Examples of screening include testing:

  • Employees in a workplace setting
  • Students, faculty, and staff in a school setting
  • A person before or after travel
  • Someone at home who does not have symptoms associated with COVID-19 and no known exposures to someone with COVID-19

Public Health Surveillance Testing

Public health surveillance is the ongoing, systematic collection, analysis, and interpretation of health-related data essential to the planning, implementation, and evaluation of public health practice. See CDC’s Introduction to Public Health Surveillance.

Public health surveillance testing is intended to monitor community- or population-level outbreaks of disease, or to characterize the incidence and prevalence of disease. Surveillance testing is performed on de-identified specimens, and thus, results are not linked to individual people. Public health surveillance testing results cannot be used for individual decision-making.

Public health surveillance testing may sample a certain percentage of a specific population to monitor for increasing or decreasing prevalence, or to determine the population effect from community interventions such as social distancing. An example of public health surveillance testing is when a state public health department develops a plan to randomly select and sample a percentage of all people in a city on a rolling basis to assess local infection rates and trends.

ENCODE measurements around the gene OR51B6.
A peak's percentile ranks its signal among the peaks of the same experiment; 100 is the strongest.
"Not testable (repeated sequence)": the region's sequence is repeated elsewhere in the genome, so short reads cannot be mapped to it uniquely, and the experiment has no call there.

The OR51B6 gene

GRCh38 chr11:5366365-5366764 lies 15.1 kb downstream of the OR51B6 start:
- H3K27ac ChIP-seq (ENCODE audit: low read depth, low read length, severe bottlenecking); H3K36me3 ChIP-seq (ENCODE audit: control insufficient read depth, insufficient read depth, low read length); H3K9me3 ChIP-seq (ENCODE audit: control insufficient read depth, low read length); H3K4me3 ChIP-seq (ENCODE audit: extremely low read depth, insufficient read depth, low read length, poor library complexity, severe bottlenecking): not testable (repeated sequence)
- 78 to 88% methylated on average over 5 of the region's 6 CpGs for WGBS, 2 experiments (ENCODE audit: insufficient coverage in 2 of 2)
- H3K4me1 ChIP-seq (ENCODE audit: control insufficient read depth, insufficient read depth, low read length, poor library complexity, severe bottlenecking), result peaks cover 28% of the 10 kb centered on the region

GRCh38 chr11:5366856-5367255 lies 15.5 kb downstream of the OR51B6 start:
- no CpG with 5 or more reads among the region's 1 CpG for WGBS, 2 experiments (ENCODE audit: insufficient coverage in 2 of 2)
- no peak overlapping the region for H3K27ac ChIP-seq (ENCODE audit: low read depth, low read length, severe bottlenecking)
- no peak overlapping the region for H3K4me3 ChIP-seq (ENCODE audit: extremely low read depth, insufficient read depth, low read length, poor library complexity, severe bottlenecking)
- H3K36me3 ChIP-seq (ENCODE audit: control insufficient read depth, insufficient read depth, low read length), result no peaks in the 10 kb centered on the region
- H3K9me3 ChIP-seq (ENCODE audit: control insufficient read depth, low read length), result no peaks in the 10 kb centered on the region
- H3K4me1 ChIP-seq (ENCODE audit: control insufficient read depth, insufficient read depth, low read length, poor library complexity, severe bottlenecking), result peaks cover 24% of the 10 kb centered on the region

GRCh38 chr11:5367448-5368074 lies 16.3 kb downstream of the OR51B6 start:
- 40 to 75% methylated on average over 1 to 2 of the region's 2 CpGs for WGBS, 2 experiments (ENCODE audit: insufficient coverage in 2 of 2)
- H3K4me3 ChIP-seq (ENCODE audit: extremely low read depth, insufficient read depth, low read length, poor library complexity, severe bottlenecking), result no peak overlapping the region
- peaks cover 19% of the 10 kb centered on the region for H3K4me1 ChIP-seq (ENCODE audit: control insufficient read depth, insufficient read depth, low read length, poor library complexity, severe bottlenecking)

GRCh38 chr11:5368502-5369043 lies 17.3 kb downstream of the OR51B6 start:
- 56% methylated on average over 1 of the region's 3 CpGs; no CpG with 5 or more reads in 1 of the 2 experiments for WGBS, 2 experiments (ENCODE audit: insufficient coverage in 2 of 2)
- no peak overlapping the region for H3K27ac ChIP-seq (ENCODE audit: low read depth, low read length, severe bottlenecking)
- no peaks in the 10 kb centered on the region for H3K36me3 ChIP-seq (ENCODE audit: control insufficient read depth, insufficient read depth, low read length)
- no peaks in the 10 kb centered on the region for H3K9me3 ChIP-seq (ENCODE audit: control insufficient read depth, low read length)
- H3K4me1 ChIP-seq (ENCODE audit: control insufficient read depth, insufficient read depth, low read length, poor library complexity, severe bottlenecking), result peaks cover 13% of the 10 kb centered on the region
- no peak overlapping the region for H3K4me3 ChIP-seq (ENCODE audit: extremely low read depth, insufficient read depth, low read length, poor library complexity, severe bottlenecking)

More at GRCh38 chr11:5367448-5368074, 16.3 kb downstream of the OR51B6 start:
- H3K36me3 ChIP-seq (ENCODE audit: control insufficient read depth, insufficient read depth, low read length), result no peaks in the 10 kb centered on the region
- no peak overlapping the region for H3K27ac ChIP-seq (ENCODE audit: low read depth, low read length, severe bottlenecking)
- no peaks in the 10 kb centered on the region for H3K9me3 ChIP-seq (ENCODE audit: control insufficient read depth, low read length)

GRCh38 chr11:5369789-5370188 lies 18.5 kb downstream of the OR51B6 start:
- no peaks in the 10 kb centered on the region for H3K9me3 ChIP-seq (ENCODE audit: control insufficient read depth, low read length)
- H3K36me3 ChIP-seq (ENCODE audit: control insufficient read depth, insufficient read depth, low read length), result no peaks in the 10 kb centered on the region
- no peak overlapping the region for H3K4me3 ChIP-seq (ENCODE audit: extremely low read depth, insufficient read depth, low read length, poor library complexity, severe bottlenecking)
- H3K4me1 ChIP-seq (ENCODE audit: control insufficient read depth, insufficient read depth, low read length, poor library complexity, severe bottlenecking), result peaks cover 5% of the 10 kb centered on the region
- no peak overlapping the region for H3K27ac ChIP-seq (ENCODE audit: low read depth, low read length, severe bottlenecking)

Regulatory Requirements for Diagnostic, Screening, and Public Health Surveillance Testing

Any laboratory or testing site that performs diagnostic or screening testing must have a Clinical Laboratory Improvement Amendments (CLIA) certificate and meet all applicable CLIA requirements. For more information, see the Centers for Medicare & Medicaid Services CLIA websiteexternal icon. Tests used for SARS-CoV-2 diagnostic or screening testing must have received an Emergency Use Authorization from the U.S. Food and Drug Administration (FDA) or be offered under the policies in FDA’s Policy for COVID-19 Testsexternal icon.

Tests used for SARS-CoV-2 public health surveillance on de-identified human specimens do not need to meet FDA and CLIA requirements for diagnostic and screening testing.

Reporting Diagnostic, Screening, and Public Health Surveillance Testing Results

Both diagnostic and screening testing results should be reported to the people whose specimens were tested and/or to their healthcare providers.